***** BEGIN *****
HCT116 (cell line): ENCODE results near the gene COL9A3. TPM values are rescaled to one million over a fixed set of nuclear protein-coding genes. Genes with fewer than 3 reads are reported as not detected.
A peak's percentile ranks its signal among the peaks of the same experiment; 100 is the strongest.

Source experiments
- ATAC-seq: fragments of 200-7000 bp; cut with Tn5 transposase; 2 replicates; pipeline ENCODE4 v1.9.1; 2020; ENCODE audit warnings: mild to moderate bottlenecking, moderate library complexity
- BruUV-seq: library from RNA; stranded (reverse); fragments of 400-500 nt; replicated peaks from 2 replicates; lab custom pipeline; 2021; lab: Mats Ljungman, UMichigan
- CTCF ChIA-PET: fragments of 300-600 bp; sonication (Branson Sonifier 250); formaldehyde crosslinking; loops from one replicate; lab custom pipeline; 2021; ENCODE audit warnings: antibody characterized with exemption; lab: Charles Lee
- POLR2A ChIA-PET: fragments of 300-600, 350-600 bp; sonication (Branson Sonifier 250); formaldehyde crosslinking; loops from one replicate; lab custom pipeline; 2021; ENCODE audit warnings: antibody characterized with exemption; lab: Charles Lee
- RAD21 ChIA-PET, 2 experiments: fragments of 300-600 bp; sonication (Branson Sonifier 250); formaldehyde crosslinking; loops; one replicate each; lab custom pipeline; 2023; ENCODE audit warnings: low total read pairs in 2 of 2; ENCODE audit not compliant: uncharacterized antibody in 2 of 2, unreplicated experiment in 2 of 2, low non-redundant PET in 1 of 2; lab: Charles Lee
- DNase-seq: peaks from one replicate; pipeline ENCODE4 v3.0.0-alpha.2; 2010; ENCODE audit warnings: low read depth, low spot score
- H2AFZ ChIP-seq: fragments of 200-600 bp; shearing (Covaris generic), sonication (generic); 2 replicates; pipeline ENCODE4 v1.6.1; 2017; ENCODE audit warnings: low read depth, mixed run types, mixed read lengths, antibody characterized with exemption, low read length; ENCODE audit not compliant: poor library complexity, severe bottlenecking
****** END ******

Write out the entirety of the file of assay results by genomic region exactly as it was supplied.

HCT116 (cell line): ENCODE results near the gene COL9A3. TPM values are rescaled to one million over a fixed set of nuclear protein-coding genes. Genes with fewer than 3 reads are reported as not detected.
A peak's percentile ranks its signal among the peaks of the same experiment; 100 is the strongest.

Source experiments
- ATAC-seq: fragments of 200-7000 bp; cut with Tn5 transposase; 2 replicates; pipeline ENCODE4 v1.9.1; 2020; ENCODE audit warnings: mild to moderate bottlenecking, moderate library complexity
- BruUV-seq: library from RNA; stranded (reverse); fragments of 400-500 nt; replicated peaks from 2 replicates; lab custom pipeline; 2021; lab: Mats Ljungman, UMichigan
- CTCF ChIA-PET: fragments of 300-600 bp; sonication (Branson Sonifier 250); formaldehyde crosslinking; loops from one replicate; lab custom pipeline; 2021; ENCODE audit warnings: antibody characterized with exemption; lab: Charles Lee
- POLR2A ChIA-PET: fragments of 300-600, 350-600 bp; sonication (Branson Sonifier 250); formaldehyde crosslinking; loops from one replicate; lab custom pipeline; 2021; ENCODE audit warnings: antibody characterized with exemption; lab: Charles Lee
- RAD21 ChIA-PET, 2 experiments: fragments of 300-600 bp; sonication (Branson Sonifier 250); formaldehyde crosslinking; loops; one replicate each; lab custom pipeline; 2023; ENCODE audit warnings: low total read pairs in 2 of 2; ENCODE audit not compliant: uncharacterized antibody in 2 of 2, unreplicated experiment in 2 of 2, low non-redundant PET in 1 of 2; lab: Charles Lee
- DNase-seq: peaks from one replicate; pipeline ENCODE4 v3.0.0-alpha.2; 2010; ENCODE audit warnings: low read depth, low spot score
- H2AFZ ChIP-seq: fragments of 200-600 bp; shearing (Covaris generic), sonication (generic); 2 replicates; pipeline ENCODE4 v1.6.1; 2017; ENCODE audit warnings: low read depth, mixed run types, mixed read lengths, antibody characterized with exemption, low read length; ENCODE audit not compliant: poor library complexity, severe bottlenecking